A RC circuit, including resistor R1 and capacitor C1, is provided for resetting flip-flops Q5 and Q6 and shift register Q2 a predetermined time interval after data have ceased to appear at the output of the sensor.
Referring now to FIGS. 7 and 10 and to the waveform shown in FIG. 11, there is shown the circuitry required to process the code detector by the sensors 28. The clock pulses and the start pulse are fed to an AND gate Q8, the output of which is fed to a conventional 4-count circuit including flip-flops Q9 and Q10, which are connected in cascade and have their respective outputs Q connected to the input of a AND gate Q11. The output of gate Q11 turns high for a clock pulse width at every fourth pulse originating from the clock sensor 42, as shown by the waveform of the second line of FIG. 11, so as to be in synchronism with the data sensor 28. The output of the AND gate Q11 is fed to the clock input of a shift register Q12 which has a plurality of outputs Qa-Qn. The data are fed to the shift register and appear at the outputs Qa-Qn as a binary code having a number of digits corresponding to the code pattern appearing on the key. This binary code is the code program which is applied to predetermined inputs of a gate circuit Q13 which will operate a timer T when the state of the output Qa-Qn (high or low) of the shift register matches the preset state of the inputs of gate circuit Q13. The output of the timer T is connected to the base of a transistor Tr through a resistor R. Transistor Tr is connected in the circuit of a relay R2 which is energized from a source Vcc when the transistor is rendered conductive. Timer T is set so that the relay will remain operative for a period of time sufficient to operate the machine or lock, or any suitable device, when the right code key is used. A protective diode D1 is connected across the relay R2 to protect the transistor Tr against back voltages when the relay is cut off.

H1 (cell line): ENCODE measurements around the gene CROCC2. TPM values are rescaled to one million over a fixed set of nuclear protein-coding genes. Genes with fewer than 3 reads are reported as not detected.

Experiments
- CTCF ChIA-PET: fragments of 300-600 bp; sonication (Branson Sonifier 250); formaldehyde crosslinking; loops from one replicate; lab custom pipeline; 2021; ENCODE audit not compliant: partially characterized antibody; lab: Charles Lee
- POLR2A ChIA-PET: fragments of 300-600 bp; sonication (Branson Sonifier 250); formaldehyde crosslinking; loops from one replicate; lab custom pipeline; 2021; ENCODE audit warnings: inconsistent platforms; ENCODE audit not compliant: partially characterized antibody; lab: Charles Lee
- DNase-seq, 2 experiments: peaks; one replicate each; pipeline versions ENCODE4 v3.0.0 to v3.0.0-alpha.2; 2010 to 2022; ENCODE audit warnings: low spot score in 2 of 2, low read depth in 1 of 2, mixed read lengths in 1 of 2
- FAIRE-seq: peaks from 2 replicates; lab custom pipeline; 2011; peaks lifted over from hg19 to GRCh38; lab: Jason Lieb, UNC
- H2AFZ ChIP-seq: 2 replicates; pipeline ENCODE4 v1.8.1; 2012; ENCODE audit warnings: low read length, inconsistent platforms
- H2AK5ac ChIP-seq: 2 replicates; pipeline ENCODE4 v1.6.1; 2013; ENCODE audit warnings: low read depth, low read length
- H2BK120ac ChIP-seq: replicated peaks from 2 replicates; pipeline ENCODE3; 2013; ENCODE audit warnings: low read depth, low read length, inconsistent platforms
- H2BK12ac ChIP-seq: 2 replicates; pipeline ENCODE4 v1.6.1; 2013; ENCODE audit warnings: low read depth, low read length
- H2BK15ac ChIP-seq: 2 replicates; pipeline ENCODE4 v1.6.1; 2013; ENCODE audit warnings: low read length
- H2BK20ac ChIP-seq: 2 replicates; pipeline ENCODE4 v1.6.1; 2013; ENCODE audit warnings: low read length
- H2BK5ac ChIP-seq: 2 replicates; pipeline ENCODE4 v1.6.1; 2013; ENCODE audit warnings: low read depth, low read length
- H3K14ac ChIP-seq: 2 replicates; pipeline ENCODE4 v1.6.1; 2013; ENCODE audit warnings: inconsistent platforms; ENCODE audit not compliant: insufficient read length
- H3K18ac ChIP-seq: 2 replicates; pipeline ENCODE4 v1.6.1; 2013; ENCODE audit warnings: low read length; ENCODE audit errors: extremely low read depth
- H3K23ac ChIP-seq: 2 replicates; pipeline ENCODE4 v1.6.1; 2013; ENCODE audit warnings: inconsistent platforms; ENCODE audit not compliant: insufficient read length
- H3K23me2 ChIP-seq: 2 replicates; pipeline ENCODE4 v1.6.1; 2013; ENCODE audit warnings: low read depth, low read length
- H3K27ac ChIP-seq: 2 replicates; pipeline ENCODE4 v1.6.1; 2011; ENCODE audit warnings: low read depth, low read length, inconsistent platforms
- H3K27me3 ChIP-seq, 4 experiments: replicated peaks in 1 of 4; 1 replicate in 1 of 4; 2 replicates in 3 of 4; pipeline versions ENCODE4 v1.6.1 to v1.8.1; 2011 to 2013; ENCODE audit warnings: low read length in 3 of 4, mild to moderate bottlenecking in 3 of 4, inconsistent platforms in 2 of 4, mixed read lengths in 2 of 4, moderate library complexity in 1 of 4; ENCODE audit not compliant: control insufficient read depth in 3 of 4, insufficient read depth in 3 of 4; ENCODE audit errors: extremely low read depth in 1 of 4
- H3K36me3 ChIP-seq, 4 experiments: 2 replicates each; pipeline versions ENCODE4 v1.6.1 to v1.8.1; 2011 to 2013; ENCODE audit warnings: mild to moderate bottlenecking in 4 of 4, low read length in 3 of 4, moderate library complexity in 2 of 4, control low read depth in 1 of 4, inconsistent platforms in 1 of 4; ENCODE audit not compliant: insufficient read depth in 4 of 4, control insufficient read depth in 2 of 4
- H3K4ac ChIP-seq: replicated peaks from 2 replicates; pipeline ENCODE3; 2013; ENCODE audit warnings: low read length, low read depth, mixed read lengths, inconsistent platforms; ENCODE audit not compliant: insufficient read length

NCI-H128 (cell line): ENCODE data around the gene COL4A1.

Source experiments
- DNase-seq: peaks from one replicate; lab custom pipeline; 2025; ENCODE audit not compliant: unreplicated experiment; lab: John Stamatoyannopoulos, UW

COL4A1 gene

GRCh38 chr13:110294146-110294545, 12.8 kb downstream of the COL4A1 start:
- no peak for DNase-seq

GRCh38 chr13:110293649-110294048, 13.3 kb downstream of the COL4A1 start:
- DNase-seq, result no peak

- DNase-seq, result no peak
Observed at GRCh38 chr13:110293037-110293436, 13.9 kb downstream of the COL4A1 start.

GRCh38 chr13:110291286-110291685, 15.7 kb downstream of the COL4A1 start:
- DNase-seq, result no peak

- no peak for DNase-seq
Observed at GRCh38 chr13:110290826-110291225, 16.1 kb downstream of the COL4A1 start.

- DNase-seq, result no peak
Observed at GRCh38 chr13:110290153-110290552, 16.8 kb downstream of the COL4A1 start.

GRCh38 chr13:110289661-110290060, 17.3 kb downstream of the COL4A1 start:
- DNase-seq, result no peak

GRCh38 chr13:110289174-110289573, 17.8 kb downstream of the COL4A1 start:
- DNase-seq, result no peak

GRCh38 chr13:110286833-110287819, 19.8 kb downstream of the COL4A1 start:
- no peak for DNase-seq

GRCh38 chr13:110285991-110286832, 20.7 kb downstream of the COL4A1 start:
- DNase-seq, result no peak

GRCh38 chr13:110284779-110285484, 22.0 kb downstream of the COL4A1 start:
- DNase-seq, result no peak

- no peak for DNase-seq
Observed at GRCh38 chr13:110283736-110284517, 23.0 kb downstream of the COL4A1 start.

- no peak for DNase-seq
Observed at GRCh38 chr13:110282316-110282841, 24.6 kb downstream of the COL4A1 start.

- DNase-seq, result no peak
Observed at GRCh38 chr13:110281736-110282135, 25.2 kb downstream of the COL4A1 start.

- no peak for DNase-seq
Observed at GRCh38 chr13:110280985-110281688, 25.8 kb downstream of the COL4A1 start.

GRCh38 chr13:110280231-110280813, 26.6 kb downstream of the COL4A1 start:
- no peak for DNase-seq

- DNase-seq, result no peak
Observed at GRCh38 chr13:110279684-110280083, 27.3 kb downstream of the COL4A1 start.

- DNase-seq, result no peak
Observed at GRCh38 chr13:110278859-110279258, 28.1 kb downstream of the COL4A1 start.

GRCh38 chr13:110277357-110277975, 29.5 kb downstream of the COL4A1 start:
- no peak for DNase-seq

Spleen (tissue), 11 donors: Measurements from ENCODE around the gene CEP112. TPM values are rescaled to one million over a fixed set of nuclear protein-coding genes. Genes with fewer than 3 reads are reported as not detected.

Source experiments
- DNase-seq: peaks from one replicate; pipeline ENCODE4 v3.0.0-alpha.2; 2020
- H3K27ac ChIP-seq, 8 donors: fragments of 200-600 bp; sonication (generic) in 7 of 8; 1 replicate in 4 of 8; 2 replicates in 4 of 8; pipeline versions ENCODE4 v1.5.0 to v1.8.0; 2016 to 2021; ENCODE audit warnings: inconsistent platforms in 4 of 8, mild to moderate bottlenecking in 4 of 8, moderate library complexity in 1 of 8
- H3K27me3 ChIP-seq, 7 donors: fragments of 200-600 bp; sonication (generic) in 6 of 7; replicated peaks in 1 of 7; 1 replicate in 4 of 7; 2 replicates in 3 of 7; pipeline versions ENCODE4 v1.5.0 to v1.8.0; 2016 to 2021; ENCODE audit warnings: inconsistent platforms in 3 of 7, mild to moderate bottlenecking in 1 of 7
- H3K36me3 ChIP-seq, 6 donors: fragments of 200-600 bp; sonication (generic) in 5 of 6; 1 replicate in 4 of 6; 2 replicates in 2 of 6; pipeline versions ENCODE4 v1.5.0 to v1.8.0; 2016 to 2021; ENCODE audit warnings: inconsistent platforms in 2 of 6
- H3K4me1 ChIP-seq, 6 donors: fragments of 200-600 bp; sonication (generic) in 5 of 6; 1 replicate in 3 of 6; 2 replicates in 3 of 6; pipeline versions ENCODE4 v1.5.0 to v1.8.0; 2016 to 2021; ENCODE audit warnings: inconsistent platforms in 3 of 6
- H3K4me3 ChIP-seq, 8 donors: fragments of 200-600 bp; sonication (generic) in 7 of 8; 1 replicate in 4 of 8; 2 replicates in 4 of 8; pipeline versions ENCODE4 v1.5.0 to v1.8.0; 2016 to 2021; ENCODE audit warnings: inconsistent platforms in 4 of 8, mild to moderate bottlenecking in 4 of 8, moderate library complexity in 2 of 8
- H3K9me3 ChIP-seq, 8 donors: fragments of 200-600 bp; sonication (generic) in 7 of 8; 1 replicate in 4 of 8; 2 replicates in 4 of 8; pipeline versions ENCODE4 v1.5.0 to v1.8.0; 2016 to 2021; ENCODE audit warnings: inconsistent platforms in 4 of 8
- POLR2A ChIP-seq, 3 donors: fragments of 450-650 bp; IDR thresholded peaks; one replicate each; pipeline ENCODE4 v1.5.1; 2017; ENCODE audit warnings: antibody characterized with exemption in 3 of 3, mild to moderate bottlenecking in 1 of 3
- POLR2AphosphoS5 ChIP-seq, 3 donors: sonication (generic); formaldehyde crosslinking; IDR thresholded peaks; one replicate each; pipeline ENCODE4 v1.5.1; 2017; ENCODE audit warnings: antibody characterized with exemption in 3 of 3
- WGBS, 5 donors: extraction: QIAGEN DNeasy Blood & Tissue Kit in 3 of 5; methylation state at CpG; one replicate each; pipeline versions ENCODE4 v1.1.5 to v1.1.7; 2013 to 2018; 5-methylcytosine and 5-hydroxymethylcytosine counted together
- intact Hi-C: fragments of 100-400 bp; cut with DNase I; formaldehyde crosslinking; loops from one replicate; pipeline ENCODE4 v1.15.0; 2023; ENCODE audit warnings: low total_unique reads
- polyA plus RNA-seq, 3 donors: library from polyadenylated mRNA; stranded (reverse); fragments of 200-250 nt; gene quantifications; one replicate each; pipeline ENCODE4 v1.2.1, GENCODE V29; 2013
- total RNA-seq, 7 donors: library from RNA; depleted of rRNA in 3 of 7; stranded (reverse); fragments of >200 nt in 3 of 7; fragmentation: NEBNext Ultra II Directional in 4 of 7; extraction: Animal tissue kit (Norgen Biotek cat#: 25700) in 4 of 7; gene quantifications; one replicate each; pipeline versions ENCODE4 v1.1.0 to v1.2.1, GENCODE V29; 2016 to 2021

The start pulse is also applied to the reset terminal of flip-flops Q9 and Q10, as well as to the reset terminal of shift register Q12 to reset the processing circuit at the beginning of each code pattern.
In the afore-described circuits, the electronic components are identified as follows, as a preferred example:
______________________________________Q7 (1/2) and Q5 (1/2) = SN54L S 112AQ6 and Q9 (1/2) = SN 54 LS 11aAQ10 (1/2) = 54 LS 112AQ4, Q8, Q11 = SN 5408Q3 (1/3) = SN 54H11Q13 = SN 54 H21 (Example)Timer T = LM555Tr = 2 N 4237Q2 = SN 5496 (3/5)Q7 (1/6) = SN 5416______________________________________
Although the invention has been disclosed with reference to a preferred embodiment, it is to be understood that other alternatives are also envisaged, and that the invention is to be limited by the scope of the following claims only.
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|Citing Patent||Filing date||Publication date||Applicant||Title|
|US6209367 *||Jun 5, 1998||Apr 3, 2001||Richard G. Hyatt, Jr.||Electronic cam assembly|
|US6588243 *||Feb 4, 2000||Jul 8, 2003||Richard G. Hyatt, Jr.||Electronic cam assembly|
|US8528373||May 19, 2003||Sep 10, 2013||Richard G. Hyatt, Jr.||Electronic cam assembly|
|U.S. Classification||340/5.6, 340/5.66, 70/278.3|
|Cooperative Classification||E05B49/006, Y10T70/7079|
|Aug 30, 1988||REMI||Maintenance fee reminder mailed|
|Jan 29, 1989||LAPS||Lapse for failure to pay maintenance fees|
|Apr 18, 1989||FP||Expired due to failure to pay maintenance fee|
Effective date: 19890129